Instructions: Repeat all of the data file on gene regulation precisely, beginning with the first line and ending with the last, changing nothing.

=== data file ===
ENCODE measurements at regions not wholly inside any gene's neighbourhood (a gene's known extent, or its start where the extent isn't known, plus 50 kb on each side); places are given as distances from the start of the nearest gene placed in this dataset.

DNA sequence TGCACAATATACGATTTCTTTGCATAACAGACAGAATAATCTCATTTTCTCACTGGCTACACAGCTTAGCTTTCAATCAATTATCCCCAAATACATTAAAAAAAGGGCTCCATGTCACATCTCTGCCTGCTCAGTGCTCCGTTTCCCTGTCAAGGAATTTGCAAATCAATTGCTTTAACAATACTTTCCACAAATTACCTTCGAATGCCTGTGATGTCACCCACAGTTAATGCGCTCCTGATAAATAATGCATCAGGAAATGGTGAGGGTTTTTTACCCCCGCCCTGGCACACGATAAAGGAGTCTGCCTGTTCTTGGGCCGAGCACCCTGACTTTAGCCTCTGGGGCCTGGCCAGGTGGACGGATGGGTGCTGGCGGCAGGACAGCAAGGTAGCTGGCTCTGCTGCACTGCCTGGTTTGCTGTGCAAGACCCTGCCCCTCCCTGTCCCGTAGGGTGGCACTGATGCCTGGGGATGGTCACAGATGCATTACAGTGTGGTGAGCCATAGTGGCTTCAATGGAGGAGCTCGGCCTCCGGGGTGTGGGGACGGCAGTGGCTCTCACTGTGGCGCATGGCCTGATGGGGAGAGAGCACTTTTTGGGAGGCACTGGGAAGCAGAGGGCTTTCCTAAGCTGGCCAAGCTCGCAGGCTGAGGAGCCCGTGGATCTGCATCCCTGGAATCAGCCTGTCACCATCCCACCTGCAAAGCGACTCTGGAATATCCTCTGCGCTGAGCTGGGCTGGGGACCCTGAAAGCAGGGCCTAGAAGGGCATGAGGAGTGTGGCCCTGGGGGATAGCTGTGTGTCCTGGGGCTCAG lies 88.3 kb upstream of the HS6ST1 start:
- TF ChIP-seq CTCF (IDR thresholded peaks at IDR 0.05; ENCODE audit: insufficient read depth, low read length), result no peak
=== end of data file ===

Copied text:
ENCODE measurements at regions not wholly inside any gene's neighbourhood (a gene's known extent, or its start where the extent isn't known, plus 50 kb on each side); places are given as distances from the start of the nearest gene placed in this dataset.

DNA sequence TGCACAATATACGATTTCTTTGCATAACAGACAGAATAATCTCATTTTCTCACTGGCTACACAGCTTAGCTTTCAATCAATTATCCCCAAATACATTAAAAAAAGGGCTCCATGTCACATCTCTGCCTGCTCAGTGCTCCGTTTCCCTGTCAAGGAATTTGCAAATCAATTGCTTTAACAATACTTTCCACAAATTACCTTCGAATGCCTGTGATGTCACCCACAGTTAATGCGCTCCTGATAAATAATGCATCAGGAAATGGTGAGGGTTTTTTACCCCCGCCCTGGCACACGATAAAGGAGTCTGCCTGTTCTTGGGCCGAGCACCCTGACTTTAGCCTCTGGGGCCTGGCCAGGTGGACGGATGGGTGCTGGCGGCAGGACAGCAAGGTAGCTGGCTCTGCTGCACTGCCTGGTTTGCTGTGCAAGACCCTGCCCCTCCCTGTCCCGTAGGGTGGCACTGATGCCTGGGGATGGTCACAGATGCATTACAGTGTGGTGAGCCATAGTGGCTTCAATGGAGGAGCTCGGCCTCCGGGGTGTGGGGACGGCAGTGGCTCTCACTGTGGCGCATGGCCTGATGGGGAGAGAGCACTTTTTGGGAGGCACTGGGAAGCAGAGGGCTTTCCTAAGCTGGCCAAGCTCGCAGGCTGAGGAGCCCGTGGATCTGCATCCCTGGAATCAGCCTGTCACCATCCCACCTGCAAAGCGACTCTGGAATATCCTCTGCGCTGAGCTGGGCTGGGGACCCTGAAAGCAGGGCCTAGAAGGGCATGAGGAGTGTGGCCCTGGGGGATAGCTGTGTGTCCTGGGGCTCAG lies 88.3 kb upstream of the HS6ST1 start:
- TF ChIP-seq CTCF (IDR thresholded peaks at IDR 0.05; ENCODE audit: insufficient read depth, low read length), result no peak